Mapp v. Ohio

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Mapp v. Ohio,

case decided in 1961 by the U.S. Supreme Court. Dollree Mapp was convicted in a state court of possessing pornographic material in violation of Ohio law. Her conviction was obtained on the basis of evidence taken by the police when they entered (1957) her boardinghouse without a search warrant while looking for gambling materials. The Supreme Court, in overturning her conviction, declared that the exclusionary rule (based on the Fourth Amendment to the Constitution), which prohibits the use in federal court of evidence obtained through an illegal search and seizure, extended also to state courts. The ruling provoked a good deal of controversy; while proponents of the exclusionary rule claim that it is the only means of assuring freedom from illegal searches, opponents argue that a criminal should not go free because of a police officer's violation of the Constitution.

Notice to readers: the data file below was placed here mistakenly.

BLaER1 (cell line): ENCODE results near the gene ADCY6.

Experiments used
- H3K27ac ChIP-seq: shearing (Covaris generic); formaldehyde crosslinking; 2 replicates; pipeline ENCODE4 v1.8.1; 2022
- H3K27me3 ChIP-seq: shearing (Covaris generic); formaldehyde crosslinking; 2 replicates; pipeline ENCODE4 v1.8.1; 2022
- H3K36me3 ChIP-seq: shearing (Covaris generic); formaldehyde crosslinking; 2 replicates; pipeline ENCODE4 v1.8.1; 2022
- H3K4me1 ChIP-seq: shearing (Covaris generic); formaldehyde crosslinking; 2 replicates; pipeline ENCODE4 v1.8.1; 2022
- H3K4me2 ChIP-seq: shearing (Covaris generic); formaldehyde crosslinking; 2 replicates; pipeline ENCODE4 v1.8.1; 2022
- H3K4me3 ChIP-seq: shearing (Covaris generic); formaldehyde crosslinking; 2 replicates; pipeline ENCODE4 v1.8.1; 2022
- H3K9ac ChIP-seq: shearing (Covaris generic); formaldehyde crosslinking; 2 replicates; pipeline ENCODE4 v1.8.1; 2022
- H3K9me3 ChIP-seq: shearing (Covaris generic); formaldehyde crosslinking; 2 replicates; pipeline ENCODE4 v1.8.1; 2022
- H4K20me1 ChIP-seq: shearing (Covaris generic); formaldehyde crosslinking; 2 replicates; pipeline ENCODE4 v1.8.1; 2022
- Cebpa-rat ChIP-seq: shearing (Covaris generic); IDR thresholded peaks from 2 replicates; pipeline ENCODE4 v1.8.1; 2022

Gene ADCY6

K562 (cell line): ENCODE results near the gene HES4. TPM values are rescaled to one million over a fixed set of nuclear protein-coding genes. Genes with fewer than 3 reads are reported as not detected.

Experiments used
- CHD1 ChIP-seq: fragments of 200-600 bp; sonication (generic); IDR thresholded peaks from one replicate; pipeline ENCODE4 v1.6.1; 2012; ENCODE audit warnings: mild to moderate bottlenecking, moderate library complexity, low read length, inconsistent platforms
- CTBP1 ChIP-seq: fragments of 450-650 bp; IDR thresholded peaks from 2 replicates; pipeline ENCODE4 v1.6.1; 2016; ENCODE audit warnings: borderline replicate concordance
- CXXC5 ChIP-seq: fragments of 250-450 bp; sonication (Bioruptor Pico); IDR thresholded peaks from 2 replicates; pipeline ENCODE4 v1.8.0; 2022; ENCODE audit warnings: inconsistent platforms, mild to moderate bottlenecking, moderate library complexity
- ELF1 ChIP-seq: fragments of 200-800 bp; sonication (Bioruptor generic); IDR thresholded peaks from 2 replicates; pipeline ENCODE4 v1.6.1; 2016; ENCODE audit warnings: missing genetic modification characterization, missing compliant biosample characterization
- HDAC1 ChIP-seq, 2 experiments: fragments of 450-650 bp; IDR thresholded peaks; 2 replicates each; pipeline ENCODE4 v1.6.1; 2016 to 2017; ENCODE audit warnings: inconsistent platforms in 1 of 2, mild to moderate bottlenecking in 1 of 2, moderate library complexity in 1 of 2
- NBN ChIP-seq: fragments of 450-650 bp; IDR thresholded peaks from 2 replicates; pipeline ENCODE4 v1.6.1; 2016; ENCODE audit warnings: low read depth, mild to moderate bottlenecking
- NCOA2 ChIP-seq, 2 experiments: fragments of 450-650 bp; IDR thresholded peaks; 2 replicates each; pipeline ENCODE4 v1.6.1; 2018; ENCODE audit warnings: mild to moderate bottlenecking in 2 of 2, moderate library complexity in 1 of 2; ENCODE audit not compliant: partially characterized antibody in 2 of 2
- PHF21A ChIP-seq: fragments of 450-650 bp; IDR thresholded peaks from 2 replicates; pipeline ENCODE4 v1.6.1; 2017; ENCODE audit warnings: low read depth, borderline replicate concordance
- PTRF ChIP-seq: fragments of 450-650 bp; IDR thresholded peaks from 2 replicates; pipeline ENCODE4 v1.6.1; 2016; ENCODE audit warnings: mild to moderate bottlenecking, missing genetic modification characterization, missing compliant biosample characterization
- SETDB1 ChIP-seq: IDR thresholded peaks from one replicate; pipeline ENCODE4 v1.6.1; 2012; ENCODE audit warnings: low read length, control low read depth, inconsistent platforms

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To the contrary, it was earnestly seeking a solution, and once again I call attention to the fact that at the time when the people of Michigan were making that effort they were privileged to do so insofar as the United States Supreme Court was concerned, because all along the Court had considered the exclusionary rule to be only a rule of evidence; it did not evolve into a due process requirement until the 6 to 3 decision in Mapp v.
Moreover, the Convention did this while fully aware of Mapp v.
And that possibility disturbs me more than what the Court did in Mapp v.